The bright red cultivars are planted as `'protective" plants in gardens to ward off evil spirits and to ensure good yields, while the larger darkgreen variety, vasili ni Toga, was formerly an important famine food and source of sugar from the root, which was baked in an earthen oven for four days. Other non-food plants include panax (Polyscias spp.), a common ornamental hedge, living fence, boundary marker, and ornamental plant of medicinal value, which is commonly planted in villages and occasionally in gardens; kalabuci (Acalypha wilkesiana), also a common ornamental and hedge plant; bua ni Vavalagi, or frangipani (Plumeria spp.), widely planted in and around villages as an ornamental and for the use of its fragrant flowers in garlands; banidaki, wiriwiri, or physic nut (Jatropha curcas), has medicinal value and is planted as living fencing; vauvau, vauvau ni Vavalagi, or kapok (Ceiba pentandra), is occasionally planted around villages as a source of fibre to fill mattresses and pillows; uci (Euodia hortensis), a shrub of medicinal value with pungent flowers and leaves used in garlands and to scent coconut oil, is commonly planted in villages and occasionally in garden areas; vasa damu (Euphorbia fidjiana), an attractive rust-redcoloured tree-like shrub, is planted as a protective plant to ward off evil spirits and to ensure good yields; and sago palm (Metroxylon vitiense) provides a favoured thatching for roofs. Other shrubby ornamentals commonly planted in and around villages are Dracaena fragrans, Bougainvillea spp., Pseuderanthemum curruthersii, P. bicolor, and Groptophyllum pictum.
Non-cultivated or self-sown food trees such as the oceanic Iychee (Pometia pinnata), Tahitian chestnut (Inocarpus fagifer), Ficus vitiensis, the beach or Indian almond (Terminalia catappa), Adenanthera pavonina, Elaeocarpus chelonimorphus, and sukau (Gnetum gnemon) are also commonly protected in garden areas, around villages, and in forest stands. Other less commonly used wild food sources, which were reportedly more widely used in the past, include vava (Heliconia indica), the flower bracts of which are baked or roasted; losilosi (Ficus barclayana), the leaves and fruit of which are eaten and used medicinally; and waciwaci (Sterculia vitiensis), the edible seeds of which were roasted or fried in the past over open fires.
Of almost tantamount economic, ecological, and cultural importance to the many cultivated and wild food trees and the cultivated non-food trees is the host of other useful non-cultivated species that are commonly found, often as dominants, in agroforestry areas. These trees provide timber, fuel wood, medicines, fibre, perfumes, and dyes; they also give shade, control erosion, improve soil, offer habitats to wildlife, and may have considerable spiritual importance. These and other uses are specified in the final section of this chapter. In terms of medicinal importance, for example, field surveys and Weiner's (1984) study of Fijian medicinal plants indicate that almost 50 per cent (47 of 101) of the plants listed in this chapter's final section have some medicinal use.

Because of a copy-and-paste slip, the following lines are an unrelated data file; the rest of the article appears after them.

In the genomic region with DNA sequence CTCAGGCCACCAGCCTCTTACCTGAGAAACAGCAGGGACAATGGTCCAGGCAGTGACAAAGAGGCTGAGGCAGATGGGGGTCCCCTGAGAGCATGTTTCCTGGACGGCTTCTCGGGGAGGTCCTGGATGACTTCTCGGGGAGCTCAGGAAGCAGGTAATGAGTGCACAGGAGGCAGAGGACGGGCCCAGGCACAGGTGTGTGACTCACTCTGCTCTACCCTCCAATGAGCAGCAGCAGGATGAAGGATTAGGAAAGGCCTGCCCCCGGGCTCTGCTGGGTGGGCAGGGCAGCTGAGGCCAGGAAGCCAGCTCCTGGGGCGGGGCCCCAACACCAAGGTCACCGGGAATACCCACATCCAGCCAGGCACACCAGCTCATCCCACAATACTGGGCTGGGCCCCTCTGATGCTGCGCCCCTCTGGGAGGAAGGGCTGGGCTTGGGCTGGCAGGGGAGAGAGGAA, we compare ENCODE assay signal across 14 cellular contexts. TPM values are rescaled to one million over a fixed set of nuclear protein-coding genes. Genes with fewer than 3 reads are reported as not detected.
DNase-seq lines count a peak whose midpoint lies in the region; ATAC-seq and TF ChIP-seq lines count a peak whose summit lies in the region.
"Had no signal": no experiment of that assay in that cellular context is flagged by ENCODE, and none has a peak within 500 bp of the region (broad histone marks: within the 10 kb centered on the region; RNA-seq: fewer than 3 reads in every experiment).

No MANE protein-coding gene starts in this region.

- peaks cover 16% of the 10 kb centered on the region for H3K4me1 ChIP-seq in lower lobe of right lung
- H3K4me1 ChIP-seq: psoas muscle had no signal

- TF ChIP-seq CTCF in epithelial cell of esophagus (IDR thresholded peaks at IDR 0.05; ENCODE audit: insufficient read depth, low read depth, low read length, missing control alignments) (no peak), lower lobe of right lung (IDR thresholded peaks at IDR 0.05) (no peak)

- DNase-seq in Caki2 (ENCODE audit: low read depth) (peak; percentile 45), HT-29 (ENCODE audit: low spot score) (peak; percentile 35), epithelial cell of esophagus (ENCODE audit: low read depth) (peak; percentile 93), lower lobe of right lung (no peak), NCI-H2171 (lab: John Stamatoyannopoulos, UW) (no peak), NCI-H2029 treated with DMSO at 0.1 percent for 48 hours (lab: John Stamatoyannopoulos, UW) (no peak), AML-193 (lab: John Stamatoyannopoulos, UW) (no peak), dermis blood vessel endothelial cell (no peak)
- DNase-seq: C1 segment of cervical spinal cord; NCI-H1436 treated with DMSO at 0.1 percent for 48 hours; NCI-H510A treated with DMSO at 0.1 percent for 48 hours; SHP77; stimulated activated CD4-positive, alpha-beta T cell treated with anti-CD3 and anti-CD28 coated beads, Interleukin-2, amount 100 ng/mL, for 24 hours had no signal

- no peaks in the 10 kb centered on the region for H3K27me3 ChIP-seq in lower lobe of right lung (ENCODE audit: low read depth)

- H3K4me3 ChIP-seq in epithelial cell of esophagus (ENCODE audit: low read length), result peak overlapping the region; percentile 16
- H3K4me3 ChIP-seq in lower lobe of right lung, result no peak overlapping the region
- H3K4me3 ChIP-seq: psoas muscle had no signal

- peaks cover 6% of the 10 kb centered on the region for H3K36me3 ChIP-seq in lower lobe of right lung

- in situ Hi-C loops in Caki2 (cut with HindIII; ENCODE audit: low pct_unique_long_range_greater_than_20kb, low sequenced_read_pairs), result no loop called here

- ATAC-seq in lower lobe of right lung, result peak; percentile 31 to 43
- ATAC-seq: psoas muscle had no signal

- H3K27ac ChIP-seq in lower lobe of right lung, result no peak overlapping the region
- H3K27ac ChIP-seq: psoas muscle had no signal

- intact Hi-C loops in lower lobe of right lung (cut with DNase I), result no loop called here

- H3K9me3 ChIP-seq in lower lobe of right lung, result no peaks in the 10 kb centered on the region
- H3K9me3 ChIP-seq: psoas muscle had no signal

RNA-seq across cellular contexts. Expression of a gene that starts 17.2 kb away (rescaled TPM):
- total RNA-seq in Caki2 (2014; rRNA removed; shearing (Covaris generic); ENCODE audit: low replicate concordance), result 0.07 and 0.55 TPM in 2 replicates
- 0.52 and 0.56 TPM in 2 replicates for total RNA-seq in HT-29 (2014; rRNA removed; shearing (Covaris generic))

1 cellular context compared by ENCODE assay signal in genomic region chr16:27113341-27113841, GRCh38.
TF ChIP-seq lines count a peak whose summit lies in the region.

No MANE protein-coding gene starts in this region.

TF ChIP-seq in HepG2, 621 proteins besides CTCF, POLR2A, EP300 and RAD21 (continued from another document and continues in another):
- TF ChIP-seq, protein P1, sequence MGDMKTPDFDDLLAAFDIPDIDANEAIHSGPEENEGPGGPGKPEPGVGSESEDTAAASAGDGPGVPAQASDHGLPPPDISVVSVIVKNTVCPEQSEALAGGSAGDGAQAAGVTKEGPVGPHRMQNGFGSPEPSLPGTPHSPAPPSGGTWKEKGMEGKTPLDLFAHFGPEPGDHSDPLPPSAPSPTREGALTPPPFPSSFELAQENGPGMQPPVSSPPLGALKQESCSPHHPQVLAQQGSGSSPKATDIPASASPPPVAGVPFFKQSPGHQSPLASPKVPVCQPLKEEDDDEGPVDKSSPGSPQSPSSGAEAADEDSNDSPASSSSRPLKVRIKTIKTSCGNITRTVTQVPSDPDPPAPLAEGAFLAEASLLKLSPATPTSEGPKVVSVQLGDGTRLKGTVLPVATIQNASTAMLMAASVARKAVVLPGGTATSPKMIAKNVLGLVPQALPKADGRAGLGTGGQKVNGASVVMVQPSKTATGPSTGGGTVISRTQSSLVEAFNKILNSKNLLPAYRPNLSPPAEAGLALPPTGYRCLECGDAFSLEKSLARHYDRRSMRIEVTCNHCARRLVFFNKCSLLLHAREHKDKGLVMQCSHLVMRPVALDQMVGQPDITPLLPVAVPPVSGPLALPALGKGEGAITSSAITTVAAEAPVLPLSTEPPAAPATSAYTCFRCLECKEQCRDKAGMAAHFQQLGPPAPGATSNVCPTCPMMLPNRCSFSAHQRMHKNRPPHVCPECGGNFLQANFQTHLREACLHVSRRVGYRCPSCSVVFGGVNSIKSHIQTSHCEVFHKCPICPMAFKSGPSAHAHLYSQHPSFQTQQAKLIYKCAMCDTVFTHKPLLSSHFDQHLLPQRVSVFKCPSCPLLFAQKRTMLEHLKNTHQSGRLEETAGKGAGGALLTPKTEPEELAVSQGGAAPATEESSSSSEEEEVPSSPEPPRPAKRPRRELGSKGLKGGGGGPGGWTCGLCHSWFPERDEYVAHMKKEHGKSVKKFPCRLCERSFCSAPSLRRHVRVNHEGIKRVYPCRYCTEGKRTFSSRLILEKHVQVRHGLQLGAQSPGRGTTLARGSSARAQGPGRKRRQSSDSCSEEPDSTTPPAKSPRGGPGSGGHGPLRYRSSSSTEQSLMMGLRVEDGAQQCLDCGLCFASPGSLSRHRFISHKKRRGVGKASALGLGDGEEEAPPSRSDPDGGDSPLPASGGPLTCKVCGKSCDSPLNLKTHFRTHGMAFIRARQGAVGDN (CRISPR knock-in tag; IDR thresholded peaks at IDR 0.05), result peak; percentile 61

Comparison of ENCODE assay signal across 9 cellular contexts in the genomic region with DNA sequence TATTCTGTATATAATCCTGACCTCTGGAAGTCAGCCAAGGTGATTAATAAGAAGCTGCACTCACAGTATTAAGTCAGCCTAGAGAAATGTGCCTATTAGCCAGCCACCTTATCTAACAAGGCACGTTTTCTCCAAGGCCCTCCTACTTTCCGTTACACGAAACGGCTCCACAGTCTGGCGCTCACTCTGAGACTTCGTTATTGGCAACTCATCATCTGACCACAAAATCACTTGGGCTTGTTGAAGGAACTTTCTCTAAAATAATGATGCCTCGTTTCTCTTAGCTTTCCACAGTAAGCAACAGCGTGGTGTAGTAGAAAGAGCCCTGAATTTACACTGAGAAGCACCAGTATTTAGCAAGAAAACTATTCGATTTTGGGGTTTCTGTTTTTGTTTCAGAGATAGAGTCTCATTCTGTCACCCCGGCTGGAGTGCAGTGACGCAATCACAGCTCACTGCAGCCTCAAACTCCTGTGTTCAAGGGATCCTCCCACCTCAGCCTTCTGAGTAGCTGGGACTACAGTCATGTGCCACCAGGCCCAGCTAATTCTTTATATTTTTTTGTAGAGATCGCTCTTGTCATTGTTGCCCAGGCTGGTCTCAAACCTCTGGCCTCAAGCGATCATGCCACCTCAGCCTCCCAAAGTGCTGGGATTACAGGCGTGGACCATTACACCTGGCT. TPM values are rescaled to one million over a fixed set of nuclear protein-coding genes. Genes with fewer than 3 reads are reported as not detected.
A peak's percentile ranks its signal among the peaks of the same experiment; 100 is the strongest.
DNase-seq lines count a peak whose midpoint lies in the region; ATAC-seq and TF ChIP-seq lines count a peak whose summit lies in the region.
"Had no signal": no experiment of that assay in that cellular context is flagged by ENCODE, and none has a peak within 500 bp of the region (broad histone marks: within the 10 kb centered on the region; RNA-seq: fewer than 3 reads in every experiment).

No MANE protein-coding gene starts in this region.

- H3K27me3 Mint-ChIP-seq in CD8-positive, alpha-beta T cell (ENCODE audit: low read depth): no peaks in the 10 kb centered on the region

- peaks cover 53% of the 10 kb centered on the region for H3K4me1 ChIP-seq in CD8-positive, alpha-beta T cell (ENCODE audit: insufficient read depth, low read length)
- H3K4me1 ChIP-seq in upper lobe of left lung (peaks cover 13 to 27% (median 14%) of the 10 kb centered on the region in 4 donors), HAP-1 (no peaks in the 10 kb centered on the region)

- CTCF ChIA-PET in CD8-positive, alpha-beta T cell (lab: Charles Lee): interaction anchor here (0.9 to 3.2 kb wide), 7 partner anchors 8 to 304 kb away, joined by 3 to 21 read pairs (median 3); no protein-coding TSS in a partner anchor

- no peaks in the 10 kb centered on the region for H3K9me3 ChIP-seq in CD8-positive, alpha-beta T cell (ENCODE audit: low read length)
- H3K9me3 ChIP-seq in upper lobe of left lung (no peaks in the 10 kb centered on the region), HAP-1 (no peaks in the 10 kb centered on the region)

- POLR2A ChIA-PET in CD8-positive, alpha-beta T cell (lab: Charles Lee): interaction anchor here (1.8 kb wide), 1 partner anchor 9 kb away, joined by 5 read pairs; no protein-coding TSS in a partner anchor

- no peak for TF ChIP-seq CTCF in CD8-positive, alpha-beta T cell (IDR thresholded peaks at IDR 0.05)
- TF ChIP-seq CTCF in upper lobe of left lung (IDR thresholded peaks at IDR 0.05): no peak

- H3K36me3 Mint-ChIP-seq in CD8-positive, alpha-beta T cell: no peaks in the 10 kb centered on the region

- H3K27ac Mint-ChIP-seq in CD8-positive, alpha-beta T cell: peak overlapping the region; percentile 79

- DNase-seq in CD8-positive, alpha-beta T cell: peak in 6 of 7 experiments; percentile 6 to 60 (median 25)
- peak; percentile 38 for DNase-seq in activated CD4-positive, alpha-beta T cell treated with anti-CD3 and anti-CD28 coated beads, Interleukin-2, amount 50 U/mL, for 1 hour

Most of the non-cultivated agroforestry species are indigenous and some are endemic. Others such as Bischofia javanica, Hibiscus tiliaceus, Canangaa odorata, and Aleurites moluccana may be aboriginal introductions. Although most are generally found growing naturally, some - such as Hibiscus tiliaceus, Erythrina variegata, Premna obtusifolia, and Dillenia biflora- are commonly planted as living fencing, and others - such as Parinari glaberrima and Cananga odorata, which are particularly valued- are commonly planted around villages. Trees that are sacred totems, or i cavuti, of the various descent groups (mataqali) of Namosi include mako (Cyathocalyx vitiensis), bua (Fagraea berteriana), bitu (Schizastachyam glaucifolium), and niu, the coconut (Cocos nucifera).
Exotic trees of widespread agroforestry importance include yaqona ni Onolulu (Honolulu), Onolulu, or qonaqona (Piper aduncum); bitu ni Vavalagi, or common bamboo (Bambusa vulgaris); and two species referred to as vaivai ni Vavalagi (literally, foreign vaivai), leucaena (Leucaena leucocephala) and the rain tree, or monkey-pod (Samanea saman). Piper aduncum is a weedy large shrub to small tree abundant throughout garden and fallow areas, often being coppiced as a readily available source of fuel wood from active garden areas. Bambusa vulgaris is occasionally cultivated, but is usually found wild and protected in large stands on the alluvial flats and occasionally in upland garden areas to provide a ready source for construction materials of wide utility, including bamboo rafts, or bilibili, which were a main means of transporting agricultural produce before road access to urban markets became available in the past 10 years or so, and to provide a ready source of fuel, especially on rainy days, when other sources of fuel are wet. Leucaena leucocephala is locally important, especially in grazing areas, and is commonly used for fencing and construction of pig pens and as a source of firewood and fodder. Samanea saman is commonly planted or protected around villages or in grazing areas as a shade tree, and is particularly common on the alluvial garden flats near Matainasau, where it is an important source of timber, fuel wood, and wood for carving.